It only took one day to do the rough framing. I doubt I would’ve been able to do this without Will’s techniques. I would’ve probably used up all the material at the lumberyard!
Will also explains how to cut an octagon tower in his DVDs, which was the last thing I jumped into. I was kind of ahead of myself on this one (I had never seen one on a house in Norway before), but I had a lot of fun with the math and I enjoyed precutting everything first. The best thing about Will’s DVDs is his instruction to calculate everything before you start building—you really save a lot of time.
|The octagon turned out pretty well. Again, I had some small trial and error problems, but I rechecked my math and I ended up framing it all except the jack rafters (I ran out of scrap material to use).
Will covers everything in the roof framing DVDs, and he goes in-depth on every subject—he doesn’t just fly through it. Once I manage to try more and more of Will’s techniques, I truly believe I will be able to learn everything about the subject of roof framing and I’ll be comfortable doing any job (again, accepting trial and error). I think roof framing is an addiction (laugh if you want to)—it becomes more and more fun after you build a few roofs (or model roofs). I like to challenge myself and these DVDs definitely do that!
My only “complaint” has nothing to do with the content: I would like to see the DVDs as a digital file that you can view online or on a USB memory stick. DVDs have a tendency to get scratched up and I value these quite a bit!
I would recommend the first DVD in the series, “The Essentials,” for someone starting out in roof framing. I believe this program does an excellent job explaining all the basics, though I could definitely see how an expert could use these as well.
Remember, Will recommends that you have a Construction Master Pro Calculator to help follow along in the DVDs, especially those on the metric system as you can convert to metric on the Construction Master Pro.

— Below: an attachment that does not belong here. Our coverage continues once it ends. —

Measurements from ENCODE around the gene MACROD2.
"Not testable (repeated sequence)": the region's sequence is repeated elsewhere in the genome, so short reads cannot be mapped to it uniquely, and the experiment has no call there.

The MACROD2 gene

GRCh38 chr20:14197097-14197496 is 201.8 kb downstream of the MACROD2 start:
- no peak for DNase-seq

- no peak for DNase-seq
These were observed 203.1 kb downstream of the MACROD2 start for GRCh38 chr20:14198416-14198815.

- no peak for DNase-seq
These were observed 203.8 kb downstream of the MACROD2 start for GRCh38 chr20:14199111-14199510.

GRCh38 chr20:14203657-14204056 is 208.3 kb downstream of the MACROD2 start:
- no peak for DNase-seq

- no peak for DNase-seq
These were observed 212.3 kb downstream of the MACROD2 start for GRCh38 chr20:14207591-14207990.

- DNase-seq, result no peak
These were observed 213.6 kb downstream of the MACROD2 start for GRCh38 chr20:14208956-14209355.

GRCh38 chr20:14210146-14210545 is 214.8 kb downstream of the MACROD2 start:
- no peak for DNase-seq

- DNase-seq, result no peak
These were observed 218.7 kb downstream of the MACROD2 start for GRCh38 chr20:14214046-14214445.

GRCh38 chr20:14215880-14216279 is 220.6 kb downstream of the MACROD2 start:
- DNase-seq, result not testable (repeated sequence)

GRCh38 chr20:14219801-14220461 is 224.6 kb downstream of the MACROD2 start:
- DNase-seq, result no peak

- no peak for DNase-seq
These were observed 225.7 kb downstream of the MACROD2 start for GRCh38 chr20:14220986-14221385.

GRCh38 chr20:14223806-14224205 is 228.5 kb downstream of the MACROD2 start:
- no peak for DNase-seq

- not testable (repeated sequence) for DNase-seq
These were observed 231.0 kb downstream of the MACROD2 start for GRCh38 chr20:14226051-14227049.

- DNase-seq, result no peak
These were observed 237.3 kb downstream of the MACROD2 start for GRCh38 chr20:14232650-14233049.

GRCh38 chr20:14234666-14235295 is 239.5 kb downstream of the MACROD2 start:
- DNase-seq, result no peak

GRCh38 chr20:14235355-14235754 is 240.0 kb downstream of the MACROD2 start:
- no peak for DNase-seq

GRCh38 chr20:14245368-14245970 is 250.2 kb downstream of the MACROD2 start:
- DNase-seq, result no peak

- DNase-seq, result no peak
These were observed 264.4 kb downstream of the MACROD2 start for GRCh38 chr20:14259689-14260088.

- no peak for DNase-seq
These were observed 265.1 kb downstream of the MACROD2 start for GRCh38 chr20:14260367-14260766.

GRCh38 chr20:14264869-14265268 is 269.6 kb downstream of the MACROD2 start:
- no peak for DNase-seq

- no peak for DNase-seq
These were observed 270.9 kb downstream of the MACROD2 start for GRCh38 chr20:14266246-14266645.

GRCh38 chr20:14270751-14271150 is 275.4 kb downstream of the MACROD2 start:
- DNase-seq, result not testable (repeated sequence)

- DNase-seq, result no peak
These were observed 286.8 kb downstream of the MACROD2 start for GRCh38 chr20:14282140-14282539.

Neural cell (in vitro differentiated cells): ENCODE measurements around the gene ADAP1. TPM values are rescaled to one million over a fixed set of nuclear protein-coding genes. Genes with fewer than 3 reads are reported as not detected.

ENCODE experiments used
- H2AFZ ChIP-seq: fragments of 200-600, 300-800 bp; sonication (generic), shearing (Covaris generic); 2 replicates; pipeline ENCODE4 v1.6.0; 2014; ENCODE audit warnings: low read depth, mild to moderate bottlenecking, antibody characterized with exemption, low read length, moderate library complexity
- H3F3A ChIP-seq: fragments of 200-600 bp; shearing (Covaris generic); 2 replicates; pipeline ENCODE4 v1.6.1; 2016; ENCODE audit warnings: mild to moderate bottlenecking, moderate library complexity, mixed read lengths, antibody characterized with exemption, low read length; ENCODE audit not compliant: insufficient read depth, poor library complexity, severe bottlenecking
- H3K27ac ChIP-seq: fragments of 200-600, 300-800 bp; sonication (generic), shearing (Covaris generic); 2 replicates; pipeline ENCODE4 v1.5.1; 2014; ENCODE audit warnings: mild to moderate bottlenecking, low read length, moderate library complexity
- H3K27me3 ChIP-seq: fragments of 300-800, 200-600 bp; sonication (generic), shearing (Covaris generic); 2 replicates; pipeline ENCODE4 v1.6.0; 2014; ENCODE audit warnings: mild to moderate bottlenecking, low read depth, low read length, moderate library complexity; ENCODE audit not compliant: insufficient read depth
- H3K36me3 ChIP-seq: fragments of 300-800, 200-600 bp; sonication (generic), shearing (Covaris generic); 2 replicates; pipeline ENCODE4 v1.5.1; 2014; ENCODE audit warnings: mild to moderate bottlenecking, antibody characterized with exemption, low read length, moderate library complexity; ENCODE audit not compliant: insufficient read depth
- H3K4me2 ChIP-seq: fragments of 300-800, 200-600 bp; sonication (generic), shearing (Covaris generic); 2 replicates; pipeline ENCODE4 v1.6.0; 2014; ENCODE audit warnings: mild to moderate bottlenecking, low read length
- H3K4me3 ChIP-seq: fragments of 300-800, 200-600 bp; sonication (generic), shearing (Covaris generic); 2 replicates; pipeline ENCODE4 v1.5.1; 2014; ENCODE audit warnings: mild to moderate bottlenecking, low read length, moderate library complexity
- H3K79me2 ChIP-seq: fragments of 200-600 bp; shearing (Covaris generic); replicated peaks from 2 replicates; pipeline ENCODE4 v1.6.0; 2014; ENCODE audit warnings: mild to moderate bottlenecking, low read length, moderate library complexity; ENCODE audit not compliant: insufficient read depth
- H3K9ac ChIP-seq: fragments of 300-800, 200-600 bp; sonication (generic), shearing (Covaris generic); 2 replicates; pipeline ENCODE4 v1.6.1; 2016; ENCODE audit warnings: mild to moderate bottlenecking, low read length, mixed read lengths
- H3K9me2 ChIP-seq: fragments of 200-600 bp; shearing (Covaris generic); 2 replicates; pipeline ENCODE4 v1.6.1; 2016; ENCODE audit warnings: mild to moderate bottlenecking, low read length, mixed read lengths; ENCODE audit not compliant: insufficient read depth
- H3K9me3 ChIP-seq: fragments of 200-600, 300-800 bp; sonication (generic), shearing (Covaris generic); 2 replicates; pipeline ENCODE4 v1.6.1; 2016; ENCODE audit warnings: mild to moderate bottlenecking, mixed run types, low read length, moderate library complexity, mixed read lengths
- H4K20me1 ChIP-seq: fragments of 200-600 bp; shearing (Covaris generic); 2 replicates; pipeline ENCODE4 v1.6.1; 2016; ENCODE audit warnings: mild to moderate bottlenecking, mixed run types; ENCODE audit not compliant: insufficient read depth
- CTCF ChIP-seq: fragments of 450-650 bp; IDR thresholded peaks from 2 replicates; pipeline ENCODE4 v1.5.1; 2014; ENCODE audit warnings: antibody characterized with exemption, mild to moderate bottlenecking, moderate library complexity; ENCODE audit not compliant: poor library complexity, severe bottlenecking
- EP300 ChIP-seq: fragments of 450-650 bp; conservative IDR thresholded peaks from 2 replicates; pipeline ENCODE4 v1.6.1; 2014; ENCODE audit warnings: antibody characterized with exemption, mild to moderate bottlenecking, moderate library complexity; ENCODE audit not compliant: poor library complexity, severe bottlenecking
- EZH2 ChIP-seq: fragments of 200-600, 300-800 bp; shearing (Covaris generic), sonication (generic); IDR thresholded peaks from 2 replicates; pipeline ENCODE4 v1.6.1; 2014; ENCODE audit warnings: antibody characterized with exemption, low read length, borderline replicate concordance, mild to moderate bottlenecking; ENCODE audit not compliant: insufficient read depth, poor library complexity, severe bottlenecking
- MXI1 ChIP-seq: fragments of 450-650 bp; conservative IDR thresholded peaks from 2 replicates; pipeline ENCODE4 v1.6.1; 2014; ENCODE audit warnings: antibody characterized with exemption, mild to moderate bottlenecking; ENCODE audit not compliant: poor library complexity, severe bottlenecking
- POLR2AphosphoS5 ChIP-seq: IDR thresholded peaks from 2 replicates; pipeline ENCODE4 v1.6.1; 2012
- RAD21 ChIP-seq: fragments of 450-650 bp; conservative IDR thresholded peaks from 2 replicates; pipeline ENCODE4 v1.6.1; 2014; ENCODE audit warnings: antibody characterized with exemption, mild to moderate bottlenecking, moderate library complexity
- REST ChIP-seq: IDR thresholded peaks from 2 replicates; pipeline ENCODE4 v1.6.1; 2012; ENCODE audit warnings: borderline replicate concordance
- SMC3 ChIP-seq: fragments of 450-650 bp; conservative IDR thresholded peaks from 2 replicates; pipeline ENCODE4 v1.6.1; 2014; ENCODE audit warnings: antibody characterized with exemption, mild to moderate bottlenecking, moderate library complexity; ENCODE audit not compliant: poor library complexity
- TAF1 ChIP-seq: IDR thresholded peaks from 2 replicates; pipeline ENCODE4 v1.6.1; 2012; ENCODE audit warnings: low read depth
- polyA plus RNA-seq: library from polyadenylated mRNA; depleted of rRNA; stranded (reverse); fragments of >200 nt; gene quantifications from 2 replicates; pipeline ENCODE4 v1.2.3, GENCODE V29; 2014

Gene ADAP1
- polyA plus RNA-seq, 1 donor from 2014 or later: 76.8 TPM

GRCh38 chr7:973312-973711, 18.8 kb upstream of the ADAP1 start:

On the whole, Will’s DVDs (and the book) are all well worth the money, but beware: they involve a lot of math (which I think is fun, but I know that not everyone does!).
I hope to see more of Will’s DVDs in the future (I’d love to learn about chandelier domes, barrel vaults, or circular stairs, all of which sure look like a lot of fun!), and I hope this review helps those of you who are thinking about purchasing the programs. Lastly, I’d like to thank Will for actually taking the time and energy to share his vast knowledge on the subject.
• • •
Will’s DVDs and books are available for purchase on his website, theroofcutter.com. “Roof Framing for Professionals: The Essentials” is 3-disc set, which Will sells for $50.00 before shipping. A Roof Cutters Secrets has also recently been released in e-book format; it’s available for the Amazon Kindle for $28.00.
• • •
Ray Scholz is originally from the town of Elkton, Maryland. He moved to Narvik, Norway after meeting his wife in the summer of 2004. He made the transition from roofer to carpenter in 2005, and after working for six years as a carpenter, he took the Journeyman’s Exam and Practical Test in 2011 to become a Certified Carpenter in Norway. Today, he continues to work as a roofer/carpenter. When he’s not building models of small roofs, he enjoys hiking or hunting in the mountains, and spending time with his kids.